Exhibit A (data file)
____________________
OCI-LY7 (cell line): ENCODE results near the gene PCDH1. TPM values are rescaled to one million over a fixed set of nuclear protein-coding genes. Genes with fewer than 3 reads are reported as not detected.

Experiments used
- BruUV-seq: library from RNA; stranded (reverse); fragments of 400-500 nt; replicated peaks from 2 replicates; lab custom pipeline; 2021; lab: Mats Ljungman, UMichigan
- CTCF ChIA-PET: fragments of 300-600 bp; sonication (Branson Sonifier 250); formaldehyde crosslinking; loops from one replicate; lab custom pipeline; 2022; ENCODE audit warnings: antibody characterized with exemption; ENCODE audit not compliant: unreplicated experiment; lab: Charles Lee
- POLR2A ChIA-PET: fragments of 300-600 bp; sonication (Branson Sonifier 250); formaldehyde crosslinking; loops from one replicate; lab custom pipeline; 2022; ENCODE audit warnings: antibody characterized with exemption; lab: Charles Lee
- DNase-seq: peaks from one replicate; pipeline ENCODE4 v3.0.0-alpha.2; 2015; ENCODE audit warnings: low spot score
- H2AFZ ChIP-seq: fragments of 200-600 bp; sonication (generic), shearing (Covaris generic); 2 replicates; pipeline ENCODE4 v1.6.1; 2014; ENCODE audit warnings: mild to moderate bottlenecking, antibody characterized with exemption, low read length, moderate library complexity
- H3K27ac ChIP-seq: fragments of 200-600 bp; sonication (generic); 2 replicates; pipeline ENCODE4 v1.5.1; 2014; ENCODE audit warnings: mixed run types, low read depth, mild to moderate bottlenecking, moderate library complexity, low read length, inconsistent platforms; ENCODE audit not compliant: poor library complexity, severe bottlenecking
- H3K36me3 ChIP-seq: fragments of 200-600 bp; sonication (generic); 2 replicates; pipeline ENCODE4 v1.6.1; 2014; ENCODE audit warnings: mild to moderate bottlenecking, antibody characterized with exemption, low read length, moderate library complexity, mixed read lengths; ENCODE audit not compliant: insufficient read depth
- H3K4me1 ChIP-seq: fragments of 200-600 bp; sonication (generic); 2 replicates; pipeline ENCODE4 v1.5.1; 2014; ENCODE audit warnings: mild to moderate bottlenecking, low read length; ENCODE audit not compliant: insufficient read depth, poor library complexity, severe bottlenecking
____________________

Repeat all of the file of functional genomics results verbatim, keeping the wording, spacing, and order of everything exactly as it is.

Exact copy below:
OCI-LY7 (cell line): ENCODE results near the gene PCDH1. TPM values are rescaled to one million over a fixed set of nuclear protein-coding genes. Genes with fewer than 3 reads are reported as not detected.

Experiments used
- BruUV-seq: library from RNA; stranded (reverse); fragments of 400-500 nt; replicated peaks from 2 replicates; lab custom pipeline; 2021; lab: Mats Ljungman, UMichigan
- CTCF ChIA-PET: fragments of 300-600 bp; sonication (Branson Sonifier 250); formaldehyde crosslinking; loops from one replicate; lab custom pipeline; 2022; ENCODE audit warnings: antibody characterized with exemption; ENCODE audit not compliant: unreplicated experiment; lab: Charles Lee
- POLR2A ChIA-PET: fragments of 300-600 bp; sonication (Branson Sonifier 250); formaldehyde crosslinking; loops from one replicate; lab custom pipeline; 2022; ENCODE audit warnings: antibody characterized with exemption; lab: Charles Lee
- DNase-seq: peaks from one replicate; pipeline ENCODE4 v3.0.0-alpha.2; 2015; ENCODE audit warnings: low spot score
- H2AFZ ChIP-seq: fragments of 200-600 bp; sonication (generic), shearing (Covaris generic); 2 replicates; pipeline ENCODE4 v1.6.1; 2014; ENCODE audit warnings: mild to moderate bottlenecking, antibody characterized with exemption, low read length, moderate library complexity
- H3K27ac ChIP-seq: fragments of 200-600 bp; sonication (generic); 2 replicates; pipeline ENCODE4 v1.5.1; 2014; ENCODE audit warnings: mixed run types, low read depth, mild to moderate bottlenecking, moderate library complexity, low read length, inconsistent platforms; ENCODE audit not compliant: poor library complexity, severe bottlenecking
- H3K36me3 ChIP-seq: fragments of 200-600 bp; sonication (generic); 2 replicates; pipeline ENCODE4 v1.6.1; 2014; ENCODE audit warnings: mild to moderate bottlenecking, antibody characterized with exemption, low read length, moderate library complexity, mixed read lengths; ENCODE audit not compliant: insufficient read depth
- H3K4me1 ChIP-seq: fragments of 200-600 bp; sonication (generic); 2 replicates; pipeline ENCODE4 v1.5.1; 2014; ENCODE audit warnings: mild to moderate bottlenecking, low read length; ENCODE audit not compliant: insufficient read depth, poor library complexity, severe bottlenecking